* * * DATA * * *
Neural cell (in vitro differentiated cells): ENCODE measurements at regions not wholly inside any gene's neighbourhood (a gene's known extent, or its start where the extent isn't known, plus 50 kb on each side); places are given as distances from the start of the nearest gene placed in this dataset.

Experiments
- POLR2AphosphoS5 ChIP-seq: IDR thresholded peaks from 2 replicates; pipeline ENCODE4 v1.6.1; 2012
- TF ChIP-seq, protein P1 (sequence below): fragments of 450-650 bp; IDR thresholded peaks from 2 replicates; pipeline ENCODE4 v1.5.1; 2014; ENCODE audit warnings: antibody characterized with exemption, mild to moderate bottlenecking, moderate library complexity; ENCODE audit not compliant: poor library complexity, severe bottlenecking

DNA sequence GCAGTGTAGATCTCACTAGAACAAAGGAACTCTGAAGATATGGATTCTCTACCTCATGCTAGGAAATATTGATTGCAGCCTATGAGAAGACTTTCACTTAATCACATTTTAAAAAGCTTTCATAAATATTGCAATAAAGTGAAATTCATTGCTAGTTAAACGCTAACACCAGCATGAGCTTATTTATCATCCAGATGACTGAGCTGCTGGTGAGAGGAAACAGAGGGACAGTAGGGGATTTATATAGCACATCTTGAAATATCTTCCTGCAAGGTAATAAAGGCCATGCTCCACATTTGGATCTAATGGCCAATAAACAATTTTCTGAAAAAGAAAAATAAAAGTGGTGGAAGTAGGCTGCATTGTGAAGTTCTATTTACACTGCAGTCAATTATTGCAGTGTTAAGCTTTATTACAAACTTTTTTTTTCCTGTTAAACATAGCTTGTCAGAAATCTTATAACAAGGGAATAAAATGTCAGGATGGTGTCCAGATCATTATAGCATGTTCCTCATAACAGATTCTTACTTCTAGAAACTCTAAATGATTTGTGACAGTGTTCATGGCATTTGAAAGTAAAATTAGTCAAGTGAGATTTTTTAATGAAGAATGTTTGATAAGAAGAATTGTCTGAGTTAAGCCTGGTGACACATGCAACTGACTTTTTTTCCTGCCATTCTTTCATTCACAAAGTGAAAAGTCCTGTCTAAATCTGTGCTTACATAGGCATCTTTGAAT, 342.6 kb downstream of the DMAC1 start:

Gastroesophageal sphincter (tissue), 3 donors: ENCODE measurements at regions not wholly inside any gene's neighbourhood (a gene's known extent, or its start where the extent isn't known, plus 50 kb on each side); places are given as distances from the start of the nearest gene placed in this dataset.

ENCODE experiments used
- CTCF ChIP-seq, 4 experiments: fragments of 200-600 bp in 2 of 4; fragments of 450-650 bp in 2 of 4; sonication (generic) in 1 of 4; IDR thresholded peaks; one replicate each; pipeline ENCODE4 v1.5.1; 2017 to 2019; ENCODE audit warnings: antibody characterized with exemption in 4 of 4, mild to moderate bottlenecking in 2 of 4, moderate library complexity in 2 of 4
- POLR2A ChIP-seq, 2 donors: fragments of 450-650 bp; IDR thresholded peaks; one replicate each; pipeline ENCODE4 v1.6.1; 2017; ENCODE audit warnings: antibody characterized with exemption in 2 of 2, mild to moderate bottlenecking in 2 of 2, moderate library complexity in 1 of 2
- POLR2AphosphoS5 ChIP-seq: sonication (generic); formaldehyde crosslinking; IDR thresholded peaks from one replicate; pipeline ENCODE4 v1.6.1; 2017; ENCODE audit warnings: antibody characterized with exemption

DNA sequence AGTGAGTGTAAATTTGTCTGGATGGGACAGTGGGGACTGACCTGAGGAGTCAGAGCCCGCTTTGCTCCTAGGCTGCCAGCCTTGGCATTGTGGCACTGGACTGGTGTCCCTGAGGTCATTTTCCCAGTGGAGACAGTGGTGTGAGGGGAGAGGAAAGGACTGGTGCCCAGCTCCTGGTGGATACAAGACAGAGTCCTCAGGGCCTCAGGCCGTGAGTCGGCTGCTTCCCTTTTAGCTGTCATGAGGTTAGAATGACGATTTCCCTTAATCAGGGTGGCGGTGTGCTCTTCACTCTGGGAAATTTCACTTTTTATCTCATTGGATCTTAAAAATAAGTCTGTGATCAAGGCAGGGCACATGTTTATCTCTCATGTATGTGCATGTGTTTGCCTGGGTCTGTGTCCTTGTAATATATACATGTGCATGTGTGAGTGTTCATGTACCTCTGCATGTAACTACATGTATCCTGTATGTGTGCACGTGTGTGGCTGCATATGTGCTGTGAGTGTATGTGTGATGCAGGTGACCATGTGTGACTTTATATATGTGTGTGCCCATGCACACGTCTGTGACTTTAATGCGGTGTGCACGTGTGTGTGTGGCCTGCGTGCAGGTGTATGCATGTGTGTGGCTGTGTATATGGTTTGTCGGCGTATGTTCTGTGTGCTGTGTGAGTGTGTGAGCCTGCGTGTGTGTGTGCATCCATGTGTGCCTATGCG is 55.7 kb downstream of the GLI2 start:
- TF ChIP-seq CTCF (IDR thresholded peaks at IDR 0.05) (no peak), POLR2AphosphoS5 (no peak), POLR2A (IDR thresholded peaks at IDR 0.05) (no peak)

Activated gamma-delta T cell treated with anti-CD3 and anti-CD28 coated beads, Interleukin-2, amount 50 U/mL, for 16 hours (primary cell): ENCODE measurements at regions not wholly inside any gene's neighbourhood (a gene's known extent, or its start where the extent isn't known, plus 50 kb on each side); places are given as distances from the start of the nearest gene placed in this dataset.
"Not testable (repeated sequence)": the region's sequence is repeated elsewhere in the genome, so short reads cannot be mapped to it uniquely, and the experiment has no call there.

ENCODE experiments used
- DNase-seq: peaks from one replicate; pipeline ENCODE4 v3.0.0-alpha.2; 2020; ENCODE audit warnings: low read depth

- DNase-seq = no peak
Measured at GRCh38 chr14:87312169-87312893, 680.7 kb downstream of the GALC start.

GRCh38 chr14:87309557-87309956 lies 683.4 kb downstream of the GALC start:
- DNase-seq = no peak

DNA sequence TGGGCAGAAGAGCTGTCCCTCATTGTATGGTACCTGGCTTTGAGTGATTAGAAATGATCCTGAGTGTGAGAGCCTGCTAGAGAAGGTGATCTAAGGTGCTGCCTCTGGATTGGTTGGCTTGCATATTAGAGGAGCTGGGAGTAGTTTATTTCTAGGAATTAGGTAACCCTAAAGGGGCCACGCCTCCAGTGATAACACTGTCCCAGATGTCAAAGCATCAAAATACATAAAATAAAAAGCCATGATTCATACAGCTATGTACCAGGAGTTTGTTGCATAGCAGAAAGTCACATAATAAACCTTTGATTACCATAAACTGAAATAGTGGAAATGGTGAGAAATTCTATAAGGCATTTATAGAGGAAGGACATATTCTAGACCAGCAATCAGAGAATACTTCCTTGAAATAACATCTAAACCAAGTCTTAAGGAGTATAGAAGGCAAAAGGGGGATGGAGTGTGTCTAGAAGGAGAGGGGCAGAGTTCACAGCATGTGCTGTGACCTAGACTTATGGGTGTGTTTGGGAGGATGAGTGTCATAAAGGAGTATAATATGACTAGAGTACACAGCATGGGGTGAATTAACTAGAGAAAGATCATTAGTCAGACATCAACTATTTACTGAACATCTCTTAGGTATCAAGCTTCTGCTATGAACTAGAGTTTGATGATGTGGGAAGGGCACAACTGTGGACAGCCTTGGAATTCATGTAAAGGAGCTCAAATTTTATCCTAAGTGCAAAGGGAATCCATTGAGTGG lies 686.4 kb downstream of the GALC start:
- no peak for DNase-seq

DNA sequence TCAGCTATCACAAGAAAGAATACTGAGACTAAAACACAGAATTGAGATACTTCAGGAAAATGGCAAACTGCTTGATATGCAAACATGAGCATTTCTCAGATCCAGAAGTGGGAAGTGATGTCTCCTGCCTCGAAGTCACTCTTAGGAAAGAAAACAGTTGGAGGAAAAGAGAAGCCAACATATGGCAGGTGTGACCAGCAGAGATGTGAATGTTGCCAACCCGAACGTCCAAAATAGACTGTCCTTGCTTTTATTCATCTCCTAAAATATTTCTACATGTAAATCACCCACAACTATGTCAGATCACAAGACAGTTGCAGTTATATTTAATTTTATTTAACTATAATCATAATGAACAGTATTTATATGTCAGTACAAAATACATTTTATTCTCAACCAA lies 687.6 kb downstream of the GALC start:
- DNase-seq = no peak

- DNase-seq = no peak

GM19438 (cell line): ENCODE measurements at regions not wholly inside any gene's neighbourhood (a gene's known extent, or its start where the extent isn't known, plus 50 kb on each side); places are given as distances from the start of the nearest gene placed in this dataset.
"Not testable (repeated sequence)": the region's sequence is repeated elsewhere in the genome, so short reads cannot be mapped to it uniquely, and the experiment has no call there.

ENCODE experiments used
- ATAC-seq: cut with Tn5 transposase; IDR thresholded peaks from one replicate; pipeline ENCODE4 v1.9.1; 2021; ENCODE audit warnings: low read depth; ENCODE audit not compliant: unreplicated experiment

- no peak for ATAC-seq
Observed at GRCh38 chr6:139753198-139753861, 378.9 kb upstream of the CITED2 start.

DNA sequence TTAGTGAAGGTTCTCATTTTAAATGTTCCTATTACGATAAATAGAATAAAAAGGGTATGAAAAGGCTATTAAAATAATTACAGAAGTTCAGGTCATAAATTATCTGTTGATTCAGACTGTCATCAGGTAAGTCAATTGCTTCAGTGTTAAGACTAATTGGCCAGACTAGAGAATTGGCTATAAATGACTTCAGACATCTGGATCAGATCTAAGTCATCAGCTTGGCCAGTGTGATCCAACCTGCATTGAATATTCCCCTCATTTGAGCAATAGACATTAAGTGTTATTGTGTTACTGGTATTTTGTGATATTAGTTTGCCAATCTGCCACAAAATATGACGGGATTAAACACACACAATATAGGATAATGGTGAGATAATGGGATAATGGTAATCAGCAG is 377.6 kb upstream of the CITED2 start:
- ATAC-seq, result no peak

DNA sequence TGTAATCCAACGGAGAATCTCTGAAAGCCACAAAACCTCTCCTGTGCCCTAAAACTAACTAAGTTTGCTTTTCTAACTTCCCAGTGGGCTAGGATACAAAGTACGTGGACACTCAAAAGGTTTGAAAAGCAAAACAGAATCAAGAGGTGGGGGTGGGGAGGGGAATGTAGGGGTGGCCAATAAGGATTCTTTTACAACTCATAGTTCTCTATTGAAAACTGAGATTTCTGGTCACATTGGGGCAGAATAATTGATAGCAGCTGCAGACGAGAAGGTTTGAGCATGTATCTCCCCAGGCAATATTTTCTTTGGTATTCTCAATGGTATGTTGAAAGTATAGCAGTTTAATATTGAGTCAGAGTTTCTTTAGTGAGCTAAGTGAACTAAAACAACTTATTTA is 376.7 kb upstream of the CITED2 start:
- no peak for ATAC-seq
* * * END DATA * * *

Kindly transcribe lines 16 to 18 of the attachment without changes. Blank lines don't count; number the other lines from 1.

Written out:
- DNase-seq: peaks from one replicate; pipeline ENCODE4 v3.0.0-alpha.2; 2020; ENCODE audit warnings: low read depth

- DNase-seq = no peak
Measured at GRCh38 chr14:87312169-87312893, 680.7 kb downstream of the GALC start.